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Drawing parallels between the Syrian and Irish refugee crises

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Pattie/Flickr)

(Pattie/Flickr)

I was traveling on my way to New York City to see the St. Patrick’s Day Parade last Thursday when the radio announced the fifth anniversary of the start of the Syrian war. The war has left 4.6 million Syrians as refugees, begging for safety from any country that will take them. It was in that moment that I was reminded of the Irish famine and how over 2 million were forced to leave the country of their origin to find a better life. According to the U.S. Census Bureau, 33.3 million Americans, about 10% of the population, reported having Irish ancestry.  Personally, I was struck by the eerie parallels between the Syrian refugee crisis and the results of the Irish famine nearly 200 years ago.

There are certain traditions ascribed to the celebration of Saint Patrick’s Day in America, like drinking green beer, wearing green apparel and listening to the Dropkick Murphys. Two hundred years ago, however, the Irish were not celebrating but rather fighting off starvation. The primary crop that many Irish farmers and tenants subsisted on, the potato, was plagued by a fungus that made it inedible. Over the course of the famine, which lasted from 1844 until 1852, it is estimated that as many as one million Irish people starved to death. By comparison, the Syrian Crisis has claimed the lives of over 250,000 so far, according to the United Nations in 2015.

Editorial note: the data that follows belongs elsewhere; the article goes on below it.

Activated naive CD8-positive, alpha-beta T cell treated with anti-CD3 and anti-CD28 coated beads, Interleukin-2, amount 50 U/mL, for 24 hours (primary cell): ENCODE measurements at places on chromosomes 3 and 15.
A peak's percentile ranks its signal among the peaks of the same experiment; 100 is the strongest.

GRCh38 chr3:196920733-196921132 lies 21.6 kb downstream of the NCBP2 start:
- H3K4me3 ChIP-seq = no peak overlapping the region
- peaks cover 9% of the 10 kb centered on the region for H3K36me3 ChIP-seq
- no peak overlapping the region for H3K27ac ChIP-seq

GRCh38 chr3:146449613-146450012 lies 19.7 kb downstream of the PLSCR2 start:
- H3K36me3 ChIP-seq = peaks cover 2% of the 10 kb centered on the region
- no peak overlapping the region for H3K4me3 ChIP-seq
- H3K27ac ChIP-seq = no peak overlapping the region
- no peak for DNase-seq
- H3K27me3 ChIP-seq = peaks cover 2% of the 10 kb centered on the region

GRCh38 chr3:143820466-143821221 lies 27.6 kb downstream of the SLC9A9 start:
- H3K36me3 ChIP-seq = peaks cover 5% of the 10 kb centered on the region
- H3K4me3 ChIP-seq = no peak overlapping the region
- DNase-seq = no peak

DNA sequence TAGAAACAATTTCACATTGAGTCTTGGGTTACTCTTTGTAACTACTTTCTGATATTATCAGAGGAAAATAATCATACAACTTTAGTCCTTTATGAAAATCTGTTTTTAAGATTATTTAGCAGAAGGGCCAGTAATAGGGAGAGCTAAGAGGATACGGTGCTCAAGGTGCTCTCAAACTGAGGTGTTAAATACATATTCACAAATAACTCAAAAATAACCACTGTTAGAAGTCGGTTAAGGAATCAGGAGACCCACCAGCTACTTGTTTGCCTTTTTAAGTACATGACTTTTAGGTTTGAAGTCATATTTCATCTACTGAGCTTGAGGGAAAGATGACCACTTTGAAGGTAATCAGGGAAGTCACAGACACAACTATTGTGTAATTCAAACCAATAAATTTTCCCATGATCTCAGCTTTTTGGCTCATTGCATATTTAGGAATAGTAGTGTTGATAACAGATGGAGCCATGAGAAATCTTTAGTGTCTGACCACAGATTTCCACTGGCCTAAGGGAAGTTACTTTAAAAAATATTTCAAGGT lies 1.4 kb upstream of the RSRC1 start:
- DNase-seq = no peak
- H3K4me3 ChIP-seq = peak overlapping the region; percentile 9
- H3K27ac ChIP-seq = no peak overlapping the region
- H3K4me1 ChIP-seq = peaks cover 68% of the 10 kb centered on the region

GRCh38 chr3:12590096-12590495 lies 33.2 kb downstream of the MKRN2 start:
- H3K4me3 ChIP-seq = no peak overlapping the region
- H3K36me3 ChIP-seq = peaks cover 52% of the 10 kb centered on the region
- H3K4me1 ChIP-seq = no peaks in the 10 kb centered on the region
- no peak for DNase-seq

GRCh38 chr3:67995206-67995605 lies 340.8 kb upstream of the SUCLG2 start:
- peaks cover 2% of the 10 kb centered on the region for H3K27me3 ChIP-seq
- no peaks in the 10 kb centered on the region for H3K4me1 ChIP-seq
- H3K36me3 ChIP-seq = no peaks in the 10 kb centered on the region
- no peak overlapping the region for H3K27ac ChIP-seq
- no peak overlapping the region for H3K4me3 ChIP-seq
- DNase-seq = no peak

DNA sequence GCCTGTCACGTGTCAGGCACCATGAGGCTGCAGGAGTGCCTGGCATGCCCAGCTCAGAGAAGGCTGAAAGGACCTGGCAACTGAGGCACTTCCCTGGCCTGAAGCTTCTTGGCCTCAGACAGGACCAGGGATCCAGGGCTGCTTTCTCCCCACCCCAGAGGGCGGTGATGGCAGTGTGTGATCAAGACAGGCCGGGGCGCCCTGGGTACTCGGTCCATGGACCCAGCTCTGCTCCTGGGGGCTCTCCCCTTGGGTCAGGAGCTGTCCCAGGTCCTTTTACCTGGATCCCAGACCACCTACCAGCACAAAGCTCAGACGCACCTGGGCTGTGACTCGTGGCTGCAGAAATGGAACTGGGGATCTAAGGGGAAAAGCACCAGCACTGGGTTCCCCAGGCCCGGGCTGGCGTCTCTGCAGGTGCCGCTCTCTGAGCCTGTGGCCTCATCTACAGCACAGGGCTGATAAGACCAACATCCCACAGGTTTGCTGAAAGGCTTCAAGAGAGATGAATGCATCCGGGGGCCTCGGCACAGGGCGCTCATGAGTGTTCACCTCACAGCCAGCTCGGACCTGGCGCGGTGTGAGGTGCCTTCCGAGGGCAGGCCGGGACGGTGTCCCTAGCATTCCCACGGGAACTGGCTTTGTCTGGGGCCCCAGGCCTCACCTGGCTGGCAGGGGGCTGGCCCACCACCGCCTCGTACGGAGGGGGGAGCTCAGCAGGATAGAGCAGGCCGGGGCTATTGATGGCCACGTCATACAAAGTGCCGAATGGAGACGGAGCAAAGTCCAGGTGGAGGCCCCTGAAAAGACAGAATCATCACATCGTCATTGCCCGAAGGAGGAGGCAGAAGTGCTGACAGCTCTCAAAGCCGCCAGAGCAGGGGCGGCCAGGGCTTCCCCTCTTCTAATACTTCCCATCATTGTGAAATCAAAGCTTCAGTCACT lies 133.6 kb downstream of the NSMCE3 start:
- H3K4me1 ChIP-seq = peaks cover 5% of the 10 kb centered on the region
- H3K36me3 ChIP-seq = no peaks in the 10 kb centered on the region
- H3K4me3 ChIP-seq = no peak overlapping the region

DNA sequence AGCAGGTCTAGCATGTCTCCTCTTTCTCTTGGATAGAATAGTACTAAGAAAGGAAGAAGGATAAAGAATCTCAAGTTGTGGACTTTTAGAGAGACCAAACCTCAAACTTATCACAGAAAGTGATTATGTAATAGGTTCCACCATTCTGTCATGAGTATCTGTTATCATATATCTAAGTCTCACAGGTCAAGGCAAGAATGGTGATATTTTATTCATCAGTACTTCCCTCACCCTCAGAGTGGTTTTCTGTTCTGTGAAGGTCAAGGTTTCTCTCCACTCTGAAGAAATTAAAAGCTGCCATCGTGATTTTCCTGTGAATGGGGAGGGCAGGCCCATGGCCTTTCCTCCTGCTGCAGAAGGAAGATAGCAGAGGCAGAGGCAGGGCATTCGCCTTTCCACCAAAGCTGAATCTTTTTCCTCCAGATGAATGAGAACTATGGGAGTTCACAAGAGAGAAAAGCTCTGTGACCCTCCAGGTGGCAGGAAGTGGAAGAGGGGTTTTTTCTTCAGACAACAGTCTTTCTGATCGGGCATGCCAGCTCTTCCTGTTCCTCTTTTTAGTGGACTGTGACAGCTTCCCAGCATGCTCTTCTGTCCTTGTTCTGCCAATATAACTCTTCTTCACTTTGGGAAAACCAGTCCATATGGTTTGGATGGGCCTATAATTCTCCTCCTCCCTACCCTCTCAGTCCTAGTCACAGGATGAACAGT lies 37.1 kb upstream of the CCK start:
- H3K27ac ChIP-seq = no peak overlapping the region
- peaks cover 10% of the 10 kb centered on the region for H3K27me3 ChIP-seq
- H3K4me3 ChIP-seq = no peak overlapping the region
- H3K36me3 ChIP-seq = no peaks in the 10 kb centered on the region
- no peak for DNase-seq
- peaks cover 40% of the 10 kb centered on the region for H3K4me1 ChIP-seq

Over a million Irish people died, but many more immigrated to have a better life. From 1820 to 1860 almost two million Irish immigrants arrived in the United States, where they eventually became a huge part of the population. Many came to America wearing outdated clothing, speaking only in strong Irish accents or Gaelic, and having little to no money.  Because of their financial circumstances, they often could not move out west and had to stay on the east coast in cities that the ships brought them to. They took the worst jobs, which paid very little and were extremely dangerous. Many found that military service was the only way to get steady money that they could send back to their families as well as acceptance from the native community.

Much like we have Islamophobia today, Americans had Hibernophobia then, a similar sentiment for the Irish. The Irish were often depicted as drunken monkeys who were inferior to the Anglo-Saxons. The disclaimer NINA (No Irish Need Apply) could be seen in some advertisements. In fact, many groups viewed the Irish as a class below slaves, because they believed slaves provided value while the Irish did not. The Irish were targets of racism, persecution, bigotry and oppression, much like many Muslims face today with Quran book burnings and extreme violence.